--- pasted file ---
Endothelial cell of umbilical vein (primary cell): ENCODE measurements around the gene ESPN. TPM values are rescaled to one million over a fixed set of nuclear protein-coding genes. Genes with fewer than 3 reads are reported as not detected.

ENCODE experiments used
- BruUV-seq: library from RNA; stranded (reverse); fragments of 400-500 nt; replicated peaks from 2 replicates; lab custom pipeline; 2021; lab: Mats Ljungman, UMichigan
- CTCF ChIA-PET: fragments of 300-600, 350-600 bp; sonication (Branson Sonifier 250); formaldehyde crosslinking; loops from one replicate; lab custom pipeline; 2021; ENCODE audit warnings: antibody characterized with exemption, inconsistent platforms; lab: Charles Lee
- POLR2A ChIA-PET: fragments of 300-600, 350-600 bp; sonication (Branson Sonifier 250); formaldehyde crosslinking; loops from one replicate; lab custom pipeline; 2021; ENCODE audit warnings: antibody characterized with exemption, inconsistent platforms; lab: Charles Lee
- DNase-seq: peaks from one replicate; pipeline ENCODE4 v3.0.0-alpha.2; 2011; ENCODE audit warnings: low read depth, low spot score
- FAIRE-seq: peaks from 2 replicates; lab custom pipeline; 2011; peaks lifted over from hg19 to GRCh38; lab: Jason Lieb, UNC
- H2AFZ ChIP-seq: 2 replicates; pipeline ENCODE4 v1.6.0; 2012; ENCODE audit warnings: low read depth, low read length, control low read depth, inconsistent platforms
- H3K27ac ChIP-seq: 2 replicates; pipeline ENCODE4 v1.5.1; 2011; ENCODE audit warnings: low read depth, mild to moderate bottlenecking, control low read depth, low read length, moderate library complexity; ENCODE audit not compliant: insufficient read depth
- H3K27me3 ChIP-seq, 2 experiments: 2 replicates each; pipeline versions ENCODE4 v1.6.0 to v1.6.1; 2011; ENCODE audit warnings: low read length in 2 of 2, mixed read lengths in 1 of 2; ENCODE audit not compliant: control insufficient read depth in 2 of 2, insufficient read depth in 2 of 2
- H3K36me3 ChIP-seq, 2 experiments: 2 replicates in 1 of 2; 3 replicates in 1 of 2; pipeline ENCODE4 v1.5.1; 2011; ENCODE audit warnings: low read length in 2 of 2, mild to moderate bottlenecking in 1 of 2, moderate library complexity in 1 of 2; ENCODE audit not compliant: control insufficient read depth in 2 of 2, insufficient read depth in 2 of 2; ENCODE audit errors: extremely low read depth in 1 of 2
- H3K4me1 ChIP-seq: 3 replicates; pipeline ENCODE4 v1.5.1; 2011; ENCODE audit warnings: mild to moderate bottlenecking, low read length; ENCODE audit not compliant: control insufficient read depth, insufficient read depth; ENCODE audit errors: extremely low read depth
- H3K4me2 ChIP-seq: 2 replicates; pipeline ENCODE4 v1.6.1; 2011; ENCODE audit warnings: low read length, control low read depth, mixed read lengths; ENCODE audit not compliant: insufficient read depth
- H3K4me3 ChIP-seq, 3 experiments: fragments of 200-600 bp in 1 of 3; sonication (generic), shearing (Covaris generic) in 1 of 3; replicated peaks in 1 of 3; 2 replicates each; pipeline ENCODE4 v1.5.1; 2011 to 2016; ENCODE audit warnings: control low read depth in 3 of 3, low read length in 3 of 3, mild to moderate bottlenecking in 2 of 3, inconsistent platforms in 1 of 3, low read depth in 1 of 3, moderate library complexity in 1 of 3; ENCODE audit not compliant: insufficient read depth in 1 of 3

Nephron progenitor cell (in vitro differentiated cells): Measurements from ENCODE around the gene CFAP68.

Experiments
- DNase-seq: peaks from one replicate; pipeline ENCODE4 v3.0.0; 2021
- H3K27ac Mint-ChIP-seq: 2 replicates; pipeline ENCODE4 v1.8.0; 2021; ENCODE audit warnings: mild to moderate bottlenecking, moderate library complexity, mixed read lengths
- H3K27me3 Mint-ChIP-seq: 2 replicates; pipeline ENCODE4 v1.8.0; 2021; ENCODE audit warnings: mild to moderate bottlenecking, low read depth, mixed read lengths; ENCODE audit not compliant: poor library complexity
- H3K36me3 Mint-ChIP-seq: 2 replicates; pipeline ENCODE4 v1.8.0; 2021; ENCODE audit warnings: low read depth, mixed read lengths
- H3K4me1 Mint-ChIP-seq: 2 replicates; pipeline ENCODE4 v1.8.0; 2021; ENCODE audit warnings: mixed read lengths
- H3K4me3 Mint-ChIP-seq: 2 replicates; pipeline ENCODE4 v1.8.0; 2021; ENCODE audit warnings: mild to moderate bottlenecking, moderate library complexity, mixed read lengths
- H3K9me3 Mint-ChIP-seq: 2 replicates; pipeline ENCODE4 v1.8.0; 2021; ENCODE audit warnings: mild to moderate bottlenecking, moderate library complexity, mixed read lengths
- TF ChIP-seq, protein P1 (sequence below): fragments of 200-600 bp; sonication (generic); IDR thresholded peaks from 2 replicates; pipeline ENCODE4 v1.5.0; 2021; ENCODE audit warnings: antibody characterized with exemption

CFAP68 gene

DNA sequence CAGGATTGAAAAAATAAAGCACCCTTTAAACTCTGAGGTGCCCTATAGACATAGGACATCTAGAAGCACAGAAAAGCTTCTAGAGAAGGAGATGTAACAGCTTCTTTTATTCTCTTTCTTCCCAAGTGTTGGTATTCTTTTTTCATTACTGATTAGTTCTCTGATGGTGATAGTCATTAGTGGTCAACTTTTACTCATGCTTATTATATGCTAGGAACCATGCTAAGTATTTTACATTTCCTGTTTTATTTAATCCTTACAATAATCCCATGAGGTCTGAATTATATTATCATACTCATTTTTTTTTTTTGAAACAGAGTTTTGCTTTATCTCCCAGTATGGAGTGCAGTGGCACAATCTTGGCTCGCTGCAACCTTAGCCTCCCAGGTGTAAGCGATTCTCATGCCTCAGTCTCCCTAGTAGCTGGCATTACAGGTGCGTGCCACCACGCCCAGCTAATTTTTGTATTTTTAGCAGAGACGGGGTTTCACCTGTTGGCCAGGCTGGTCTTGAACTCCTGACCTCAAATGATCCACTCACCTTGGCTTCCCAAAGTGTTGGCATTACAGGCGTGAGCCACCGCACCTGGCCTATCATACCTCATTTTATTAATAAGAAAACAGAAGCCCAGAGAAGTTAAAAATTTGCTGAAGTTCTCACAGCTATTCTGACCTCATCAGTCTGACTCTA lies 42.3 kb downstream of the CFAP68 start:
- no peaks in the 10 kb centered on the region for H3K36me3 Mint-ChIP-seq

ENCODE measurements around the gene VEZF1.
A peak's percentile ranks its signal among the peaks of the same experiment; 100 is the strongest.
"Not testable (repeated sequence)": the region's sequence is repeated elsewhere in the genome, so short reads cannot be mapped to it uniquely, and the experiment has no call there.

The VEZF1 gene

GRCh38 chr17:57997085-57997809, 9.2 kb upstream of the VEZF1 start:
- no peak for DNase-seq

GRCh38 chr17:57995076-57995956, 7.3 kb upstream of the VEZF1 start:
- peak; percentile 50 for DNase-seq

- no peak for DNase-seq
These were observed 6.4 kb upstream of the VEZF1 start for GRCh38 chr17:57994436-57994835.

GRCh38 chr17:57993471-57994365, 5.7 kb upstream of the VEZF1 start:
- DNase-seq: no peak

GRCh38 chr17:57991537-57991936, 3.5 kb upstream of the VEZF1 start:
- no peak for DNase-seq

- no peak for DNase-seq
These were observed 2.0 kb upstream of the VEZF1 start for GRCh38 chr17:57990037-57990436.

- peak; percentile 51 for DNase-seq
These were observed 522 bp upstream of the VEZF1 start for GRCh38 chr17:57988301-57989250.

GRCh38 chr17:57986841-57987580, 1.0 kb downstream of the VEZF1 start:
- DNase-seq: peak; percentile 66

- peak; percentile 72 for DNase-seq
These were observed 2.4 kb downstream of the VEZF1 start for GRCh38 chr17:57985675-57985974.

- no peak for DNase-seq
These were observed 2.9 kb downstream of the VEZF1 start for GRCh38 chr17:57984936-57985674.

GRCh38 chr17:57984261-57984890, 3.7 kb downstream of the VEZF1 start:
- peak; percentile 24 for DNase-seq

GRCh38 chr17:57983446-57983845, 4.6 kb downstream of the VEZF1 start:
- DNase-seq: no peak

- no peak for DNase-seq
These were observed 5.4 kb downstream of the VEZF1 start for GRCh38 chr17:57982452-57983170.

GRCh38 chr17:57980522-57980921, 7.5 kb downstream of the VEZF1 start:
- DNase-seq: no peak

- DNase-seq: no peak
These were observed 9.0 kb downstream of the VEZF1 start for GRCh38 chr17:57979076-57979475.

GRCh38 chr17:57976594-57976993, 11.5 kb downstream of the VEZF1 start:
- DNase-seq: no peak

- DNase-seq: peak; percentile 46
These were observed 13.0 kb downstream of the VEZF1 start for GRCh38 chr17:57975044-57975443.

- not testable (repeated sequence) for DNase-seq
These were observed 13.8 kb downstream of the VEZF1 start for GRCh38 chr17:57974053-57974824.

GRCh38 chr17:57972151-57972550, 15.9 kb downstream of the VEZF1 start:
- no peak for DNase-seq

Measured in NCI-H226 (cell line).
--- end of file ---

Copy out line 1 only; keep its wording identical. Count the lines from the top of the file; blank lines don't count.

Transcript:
Endothelial cell of umbilical vein (primary cell): ENCODE measurements around the gene ESPN. TPM values are rescaled to one million over a fixed set of nuclear protein-coding genes. Genes with fewer than 3 reads are reported as not detected.